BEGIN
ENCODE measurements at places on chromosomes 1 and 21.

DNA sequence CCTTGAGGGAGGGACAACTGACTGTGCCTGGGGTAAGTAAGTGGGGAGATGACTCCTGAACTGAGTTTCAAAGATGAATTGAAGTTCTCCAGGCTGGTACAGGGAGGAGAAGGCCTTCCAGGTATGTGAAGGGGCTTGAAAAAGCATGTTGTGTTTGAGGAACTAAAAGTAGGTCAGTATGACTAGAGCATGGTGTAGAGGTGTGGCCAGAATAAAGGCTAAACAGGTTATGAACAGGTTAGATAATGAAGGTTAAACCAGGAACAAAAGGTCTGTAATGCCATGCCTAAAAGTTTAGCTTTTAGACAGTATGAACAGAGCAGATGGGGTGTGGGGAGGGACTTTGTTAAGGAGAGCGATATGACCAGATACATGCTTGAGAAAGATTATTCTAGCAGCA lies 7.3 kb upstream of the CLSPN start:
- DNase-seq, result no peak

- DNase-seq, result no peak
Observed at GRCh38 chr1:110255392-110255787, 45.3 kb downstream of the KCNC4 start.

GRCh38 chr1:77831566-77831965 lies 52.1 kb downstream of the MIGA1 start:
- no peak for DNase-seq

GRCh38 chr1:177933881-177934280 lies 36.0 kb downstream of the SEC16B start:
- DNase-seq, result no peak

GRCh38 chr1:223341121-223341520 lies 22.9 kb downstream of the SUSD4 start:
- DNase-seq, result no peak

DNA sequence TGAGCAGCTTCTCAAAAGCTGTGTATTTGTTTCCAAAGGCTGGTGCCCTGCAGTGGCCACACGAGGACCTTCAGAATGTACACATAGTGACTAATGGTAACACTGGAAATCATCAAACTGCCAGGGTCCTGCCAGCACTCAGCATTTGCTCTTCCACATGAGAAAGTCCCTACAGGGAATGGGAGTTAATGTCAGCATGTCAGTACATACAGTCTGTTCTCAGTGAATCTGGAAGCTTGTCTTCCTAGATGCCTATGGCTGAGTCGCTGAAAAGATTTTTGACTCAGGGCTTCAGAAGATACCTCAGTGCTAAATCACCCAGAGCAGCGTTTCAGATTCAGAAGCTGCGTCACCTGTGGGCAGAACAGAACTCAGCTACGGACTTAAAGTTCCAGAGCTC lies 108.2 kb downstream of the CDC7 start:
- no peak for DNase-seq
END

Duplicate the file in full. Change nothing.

ENCODE measurements at places on chromosomes 1 and 21.

DNA sequence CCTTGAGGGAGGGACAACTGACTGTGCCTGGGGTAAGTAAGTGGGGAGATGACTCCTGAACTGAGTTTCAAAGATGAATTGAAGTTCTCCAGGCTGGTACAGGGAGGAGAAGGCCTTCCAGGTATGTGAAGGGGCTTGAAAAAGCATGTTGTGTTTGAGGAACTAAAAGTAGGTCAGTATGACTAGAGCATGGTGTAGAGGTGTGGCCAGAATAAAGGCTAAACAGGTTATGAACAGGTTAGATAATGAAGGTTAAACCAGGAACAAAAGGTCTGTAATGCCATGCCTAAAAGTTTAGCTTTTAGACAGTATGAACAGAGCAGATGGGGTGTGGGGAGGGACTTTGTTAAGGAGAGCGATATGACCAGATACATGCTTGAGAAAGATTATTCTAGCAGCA lies 7.3 kb upstream of the CLSPN start:
- DNase-seq, result no peak

- DNase-seq, result no peak
Observed at GRCh38 chr1:110255392-110255787, 45.3 kb downstream of the KCNC4 start.

GRCh38 chr1:77831566-77831965 lies 52.1 kb downstream of the MIGA1 start:
- no peak for DNase-seq

GRCh38 chr1:177933881-177934280 lies 36.0 kb downstream of the SEC16B start:
- DNase-seq, result no peak

GRCh38 chr1:223341121-223341520 lies 22.9 kb downstream of the SUSD4 start:
- DNase-seq, result no peak

DNA sequence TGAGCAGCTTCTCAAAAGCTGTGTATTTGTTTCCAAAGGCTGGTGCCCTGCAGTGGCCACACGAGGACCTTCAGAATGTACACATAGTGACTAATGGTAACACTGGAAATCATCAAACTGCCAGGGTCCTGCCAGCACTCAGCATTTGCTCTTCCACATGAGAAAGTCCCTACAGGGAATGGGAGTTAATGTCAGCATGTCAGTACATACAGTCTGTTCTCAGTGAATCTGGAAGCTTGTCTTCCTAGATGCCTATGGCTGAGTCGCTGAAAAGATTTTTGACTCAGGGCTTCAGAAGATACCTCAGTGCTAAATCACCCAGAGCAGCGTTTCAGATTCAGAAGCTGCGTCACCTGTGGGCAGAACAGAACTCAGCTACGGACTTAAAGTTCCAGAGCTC lies 108.2 kb downstream of the CDC7 start:
- no peak for DNase-seq